polymorphisms, and the Environmental Genome Project has such identification as a goal, as do the National Cancer Institute and various pharmaceutical companies. Genotype-environment interactions are suspected to underlie a variety of developmental defects, and identification of human polymorphism will shed light on those interactions.
As these polymorphic genes are identified, experiments are being done to eliminate them by targeted inactivation in the mouse and to assess the animal’s sensitivity or resistance to various chemicals. Studies are also being done to observe the protective or sensitizing effects of overexpression and ectopic expression of enzymes encoded by these genes. The committee supports this work enthusiastically.
The information about individual differences in the metabolism of exogenous chemicals is being extended to research on model organisms (the mouse, Drosophila, and C. elegans), because the validity of animal test results for predicting human toxicity depends not only upon an understanding of the toxicodynamics of the animals’ developmental process but also on an understanding of the drug-metabolizing capacity of the animal and how it is similar or dissimilar to that of humans.
1.3.2. Individual toxicodynamic differences in developmental components.
Another large domain of possible human variability concerns genetic differences in components of developmental processes. Toxicants might interact with these components. Although signaling pathways and genetic regulatory circuits are particularly attractive for study, there is little information on their genetic differences at this time compared with that on DMEs. However, many mouse mutants in genes encoding such components show developmental defects similar to those in humans, and a few human polymorphisms of components are known to correlate with disease (e.g., Patched mutations and a predisposition to basal-cell carcinoma) and predisposition to developmental defects from certain toxicants (e.g., TGF and tobacco smoke). Some signaling component polymorphisms behave as complex traits with sensitivity to genetic background (e.g., APC mutants in mice represent a Wnt pathway intermediate). Gene locations for many signaling components will soon be known through genetic studies of mouse and zebrafish development, cancer databases, and genome studies. This information will be deposited in widely accessible databases on the Internet.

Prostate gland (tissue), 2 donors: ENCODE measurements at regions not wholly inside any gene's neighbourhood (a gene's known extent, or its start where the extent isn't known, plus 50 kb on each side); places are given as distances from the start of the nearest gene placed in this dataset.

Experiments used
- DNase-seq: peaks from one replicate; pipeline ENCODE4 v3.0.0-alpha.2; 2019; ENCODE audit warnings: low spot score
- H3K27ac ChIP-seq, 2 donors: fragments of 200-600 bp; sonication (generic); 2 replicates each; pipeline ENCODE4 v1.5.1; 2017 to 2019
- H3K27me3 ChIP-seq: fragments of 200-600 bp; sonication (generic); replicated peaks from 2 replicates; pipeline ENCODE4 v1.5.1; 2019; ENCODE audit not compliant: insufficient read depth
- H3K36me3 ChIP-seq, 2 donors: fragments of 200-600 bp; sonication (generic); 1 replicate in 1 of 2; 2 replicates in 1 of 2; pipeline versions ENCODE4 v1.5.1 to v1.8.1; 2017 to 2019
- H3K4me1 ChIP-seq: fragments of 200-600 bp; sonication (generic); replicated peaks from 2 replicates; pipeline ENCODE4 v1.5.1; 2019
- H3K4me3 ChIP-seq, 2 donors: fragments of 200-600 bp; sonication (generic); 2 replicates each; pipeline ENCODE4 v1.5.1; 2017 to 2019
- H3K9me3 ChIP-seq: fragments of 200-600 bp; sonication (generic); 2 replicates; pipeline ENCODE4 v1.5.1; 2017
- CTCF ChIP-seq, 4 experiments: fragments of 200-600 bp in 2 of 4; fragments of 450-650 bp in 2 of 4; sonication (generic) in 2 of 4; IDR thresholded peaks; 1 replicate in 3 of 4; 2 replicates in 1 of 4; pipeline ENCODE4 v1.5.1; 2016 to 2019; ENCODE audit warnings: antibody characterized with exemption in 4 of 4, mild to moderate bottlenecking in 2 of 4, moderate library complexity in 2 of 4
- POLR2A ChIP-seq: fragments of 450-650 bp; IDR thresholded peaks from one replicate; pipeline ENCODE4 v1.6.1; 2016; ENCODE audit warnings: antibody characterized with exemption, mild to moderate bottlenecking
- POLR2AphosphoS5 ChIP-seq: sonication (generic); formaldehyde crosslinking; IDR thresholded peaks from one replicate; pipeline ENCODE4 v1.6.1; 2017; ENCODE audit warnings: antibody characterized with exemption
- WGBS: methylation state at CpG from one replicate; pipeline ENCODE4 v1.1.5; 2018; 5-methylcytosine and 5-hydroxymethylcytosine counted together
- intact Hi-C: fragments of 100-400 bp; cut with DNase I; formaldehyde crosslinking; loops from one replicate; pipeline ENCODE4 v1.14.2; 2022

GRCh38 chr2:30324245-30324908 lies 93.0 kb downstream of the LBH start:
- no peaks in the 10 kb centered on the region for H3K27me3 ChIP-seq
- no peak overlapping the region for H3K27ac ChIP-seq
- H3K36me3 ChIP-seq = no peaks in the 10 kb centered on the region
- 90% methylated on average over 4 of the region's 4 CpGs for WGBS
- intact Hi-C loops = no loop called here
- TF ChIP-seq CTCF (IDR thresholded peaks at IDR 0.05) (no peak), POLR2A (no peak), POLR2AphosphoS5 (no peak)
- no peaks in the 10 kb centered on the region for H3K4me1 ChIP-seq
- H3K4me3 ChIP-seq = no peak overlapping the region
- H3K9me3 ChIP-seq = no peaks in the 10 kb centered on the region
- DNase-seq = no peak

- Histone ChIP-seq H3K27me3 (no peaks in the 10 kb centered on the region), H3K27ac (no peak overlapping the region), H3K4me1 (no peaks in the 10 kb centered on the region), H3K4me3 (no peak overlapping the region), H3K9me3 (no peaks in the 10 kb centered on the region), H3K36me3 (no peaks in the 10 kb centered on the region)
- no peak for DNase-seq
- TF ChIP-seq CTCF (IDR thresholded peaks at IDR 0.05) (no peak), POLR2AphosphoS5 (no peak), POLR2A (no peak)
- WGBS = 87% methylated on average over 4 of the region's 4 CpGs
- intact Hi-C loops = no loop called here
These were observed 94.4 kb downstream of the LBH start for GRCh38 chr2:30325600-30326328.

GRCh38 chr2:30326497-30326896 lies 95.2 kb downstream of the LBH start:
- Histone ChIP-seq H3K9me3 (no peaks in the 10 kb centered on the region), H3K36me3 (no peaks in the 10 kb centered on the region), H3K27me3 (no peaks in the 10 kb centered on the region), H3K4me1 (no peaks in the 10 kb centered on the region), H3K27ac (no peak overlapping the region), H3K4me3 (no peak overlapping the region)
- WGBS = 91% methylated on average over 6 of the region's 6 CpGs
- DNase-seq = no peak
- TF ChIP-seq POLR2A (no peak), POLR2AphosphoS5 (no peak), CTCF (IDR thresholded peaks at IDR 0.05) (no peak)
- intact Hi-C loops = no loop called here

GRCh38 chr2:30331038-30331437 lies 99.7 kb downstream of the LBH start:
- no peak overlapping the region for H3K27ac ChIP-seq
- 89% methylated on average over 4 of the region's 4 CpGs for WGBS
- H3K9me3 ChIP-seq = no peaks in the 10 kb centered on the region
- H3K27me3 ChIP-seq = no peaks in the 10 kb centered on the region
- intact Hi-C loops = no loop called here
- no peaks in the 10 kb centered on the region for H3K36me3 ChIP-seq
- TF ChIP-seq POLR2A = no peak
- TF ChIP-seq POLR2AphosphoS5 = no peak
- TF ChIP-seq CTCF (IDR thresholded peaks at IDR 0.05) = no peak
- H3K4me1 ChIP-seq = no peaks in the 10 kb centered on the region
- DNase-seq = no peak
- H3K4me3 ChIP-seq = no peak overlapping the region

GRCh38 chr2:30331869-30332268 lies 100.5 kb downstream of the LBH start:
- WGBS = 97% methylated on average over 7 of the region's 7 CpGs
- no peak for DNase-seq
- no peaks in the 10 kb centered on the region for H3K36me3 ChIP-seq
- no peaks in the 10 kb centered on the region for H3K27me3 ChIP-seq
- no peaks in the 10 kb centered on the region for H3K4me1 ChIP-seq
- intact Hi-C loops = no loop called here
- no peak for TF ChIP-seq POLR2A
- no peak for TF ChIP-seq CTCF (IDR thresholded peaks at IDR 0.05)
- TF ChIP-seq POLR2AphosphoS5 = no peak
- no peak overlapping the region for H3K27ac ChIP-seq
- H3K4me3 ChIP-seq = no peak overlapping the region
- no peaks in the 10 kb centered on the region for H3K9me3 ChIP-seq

The current experimental situation is favorable for determining the relationship between mutations in these components and susceptibility to toxicants. Mice offer an opportunity for a survey of the importance of genetic background for toxicant sensitivity and for toxicant specificity of effects. Genetic variants, usually produced by targeted gene knockout (but also by gene replacement to make hypomorphs and gain-of-function types and ectopic expression types), can be made with relative ease in mice, which can be used in developmental toxicity studies. When a null allele of any of a variety of kinds of signaling components is